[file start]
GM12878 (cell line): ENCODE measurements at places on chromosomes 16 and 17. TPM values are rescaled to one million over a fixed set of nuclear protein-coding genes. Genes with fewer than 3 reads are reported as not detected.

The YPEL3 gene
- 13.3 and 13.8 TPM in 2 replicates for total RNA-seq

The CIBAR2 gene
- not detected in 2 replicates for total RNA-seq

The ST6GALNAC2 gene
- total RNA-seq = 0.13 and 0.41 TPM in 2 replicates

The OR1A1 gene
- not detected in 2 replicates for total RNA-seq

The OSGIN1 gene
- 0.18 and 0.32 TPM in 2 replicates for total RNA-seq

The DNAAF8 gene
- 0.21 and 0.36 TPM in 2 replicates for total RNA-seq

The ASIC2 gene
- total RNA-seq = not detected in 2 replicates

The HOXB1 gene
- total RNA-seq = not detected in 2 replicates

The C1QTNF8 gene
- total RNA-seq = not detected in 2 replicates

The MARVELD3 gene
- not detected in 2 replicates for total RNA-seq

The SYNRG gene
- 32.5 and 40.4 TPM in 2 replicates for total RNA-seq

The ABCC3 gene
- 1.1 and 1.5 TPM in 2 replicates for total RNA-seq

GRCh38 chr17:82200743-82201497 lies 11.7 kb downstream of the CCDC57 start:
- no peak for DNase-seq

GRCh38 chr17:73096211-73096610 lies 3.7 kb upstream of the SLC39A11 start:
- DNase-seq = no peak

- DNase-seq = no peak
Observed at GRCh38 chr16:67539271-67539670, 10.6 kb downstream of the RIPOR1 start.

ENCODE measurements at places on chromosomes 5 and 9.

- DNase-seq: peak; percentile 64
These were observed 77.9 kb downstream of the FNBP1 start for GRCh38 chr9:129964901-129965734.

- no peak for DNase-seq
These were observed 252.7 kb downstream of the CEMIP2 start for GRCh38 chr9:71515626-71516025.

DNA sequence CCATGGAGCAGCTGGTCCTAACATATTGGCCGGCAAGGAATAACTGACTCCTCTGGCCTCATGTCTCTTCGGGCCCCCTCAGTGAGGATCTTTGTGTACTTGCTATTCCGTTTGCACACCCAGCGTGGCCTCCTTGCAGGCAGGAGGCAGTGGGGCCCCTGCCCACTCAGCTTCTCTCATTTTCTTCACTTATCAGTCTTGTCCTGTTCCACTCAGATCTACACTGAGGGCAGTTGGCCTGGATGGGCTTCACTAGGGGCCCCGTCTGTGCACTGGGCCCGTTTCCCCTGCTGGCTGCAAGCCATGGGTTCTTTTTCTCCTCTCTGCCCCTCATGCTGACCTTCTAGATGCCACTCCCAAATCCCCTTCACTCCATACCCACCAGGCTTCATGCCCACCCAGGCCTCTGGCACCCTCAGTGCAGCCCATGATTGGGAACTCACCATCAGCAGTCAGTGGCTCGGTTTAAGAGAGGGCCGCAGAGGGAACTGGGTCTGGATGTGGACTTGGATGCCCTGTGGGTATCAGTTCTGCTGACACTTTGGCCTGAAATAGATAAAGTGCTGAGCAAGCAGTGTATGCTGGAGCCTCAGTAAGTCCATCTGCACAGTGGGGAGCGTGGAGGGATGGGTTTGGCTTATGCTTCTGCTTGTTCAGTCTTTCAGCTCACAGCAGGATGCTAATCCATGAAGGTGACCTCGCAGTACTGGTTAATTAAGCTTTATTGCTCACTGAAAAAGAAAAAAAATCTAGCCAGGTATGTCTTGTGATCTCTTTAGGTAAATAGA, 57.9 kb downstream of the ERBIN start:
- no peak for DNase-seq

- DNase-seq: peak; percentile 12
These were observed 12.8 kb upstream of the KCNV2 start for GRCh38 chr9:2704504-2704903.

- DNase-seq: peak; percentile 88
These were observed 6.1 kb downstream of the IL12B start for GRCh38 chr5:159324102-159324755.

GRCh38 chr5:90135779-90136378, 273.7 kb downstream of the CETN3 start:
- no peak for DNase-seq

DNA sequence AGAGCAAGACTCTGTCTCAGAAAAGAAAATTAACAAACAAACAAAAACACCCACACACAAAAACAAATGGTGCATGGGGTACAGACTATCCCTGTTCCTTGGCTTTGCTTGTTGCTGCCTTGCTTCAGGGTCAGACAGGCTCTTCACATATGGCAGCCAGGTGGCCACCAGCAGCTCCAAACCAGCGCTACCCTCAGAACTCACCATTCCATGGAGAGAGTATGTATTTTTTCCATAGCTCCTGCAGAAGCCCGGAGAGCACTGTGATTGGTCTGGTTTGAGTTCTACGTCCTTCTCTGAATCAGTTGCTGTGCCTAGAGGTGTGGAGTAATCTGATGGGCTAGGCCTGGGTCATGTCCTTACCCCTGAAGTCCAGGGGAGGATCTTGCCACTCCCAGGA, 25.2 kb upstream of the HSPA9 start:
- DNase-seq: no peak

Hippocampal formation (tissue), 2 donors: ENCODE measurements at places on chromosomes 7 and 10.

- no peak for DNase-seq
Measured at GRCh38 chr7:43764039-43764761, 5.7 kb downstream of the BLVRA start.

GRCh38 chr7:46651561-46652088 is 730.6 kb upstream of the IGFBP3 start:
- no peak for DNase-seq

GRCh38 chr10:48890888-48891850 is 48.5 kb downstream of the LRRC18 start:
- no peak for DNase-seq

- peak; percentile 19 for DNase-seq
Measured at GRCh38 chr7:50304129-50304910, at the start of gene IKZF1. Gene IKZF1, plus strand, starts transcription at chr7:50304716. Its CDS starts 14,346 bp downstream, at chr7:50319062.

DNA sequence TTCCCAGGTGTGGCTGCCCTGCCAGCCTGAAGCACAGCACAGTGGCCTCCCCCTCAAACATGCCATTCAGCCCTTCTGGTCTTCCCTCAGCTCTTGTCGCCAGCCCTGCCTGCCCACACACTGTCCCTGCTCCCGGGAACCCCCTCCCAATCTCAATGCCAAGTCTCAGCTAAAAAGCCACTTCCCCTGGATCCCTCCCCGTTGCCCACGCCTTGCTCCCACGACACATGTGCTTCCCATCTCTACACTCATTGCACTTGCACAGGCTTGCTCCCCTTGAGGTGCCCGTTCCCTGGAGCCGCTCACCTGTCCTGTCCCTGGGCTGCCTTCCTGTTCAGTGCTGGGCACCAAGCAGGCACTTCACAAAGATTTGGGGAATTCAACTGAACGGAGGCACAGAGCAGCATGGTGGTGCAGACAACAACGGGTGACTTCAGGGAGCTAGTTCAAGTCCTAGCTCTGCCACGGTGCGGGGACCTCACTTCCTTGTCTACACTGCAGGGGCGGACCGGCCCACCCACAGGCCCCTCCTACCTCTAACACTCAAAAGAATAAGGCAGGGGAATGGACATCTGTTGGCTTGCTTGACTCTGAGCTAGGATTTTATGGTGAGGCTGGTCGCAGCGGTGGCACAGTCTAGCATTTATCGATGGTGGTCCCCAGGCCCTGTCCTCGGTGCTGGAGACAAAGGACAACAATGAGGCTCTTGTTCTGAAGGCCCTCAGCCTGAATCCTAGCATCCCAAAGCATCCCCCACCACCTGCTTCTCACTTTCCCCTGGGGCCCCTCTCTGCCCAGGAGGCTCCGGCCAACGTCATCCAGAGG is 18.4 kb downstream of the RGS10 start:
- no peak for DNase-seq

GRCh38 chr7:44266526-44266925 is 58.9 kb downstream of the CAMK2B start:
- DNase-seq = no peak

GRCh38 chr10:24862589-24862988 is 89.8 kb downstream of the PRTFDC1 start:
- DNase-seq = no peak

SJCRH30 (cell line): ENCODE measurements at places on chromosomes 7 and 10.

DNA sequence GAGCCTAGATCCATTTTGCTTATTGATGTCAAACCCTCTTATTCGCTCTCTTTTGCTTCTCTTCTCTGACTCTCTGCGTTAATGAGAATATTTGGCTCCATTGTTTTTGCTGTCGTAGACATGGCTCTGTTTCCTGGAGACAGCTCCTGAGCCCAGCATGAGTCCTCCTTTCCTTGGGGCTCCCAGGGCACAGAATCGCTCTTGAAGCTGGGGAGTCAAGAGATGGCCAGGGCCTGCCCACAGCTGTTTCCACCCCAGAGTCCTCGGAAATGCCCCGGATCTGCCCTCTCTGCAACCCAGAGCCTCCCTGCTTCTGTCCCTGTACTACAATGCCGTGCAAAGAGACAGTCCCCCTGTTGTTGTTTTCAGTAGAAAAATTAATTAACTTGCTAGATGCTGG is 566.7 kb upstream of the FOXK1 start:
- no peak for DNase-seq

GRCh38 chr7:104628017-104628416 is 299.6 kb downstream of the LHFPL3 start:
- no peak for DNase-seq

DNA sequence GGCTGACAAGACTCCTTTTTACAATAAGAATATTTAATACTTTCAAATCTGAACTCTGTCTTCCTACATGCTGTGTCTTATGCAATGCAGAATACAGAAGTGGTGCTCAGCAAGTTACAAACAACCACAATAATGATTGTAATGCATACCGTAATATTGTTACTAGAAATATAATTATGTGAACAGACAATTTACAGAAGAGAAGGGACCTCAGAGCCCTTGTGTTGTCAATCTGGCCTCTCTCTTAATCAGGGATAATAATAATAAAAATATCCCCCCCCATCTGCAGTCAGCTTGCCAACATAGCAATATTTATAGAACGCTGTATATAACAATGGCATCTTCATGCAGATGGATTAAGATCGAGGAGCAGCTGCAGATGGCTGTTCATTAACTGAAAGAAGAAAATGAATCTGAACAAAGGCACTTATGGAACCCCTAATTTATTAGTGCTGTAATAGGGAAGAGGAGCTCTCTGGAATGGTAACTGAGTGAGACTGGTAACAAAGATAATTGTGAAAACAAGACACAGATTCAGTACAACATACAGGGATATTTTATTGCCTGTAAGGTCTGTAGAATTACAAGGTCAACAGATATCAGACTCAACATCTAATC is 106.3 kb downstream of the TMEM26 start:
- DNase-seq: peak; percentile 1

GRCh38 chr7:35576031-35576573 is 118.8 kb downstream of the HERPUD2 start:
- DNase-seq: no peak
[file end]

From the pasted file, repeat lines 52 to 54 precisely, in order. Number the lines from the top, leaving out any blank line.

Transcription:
GRCh38 chr10:48890888-48891850 is 48.5 kb downstream of the LRRC18 start:
- no peak for DNase-seq

- peak; percentile 19 for DNase-seq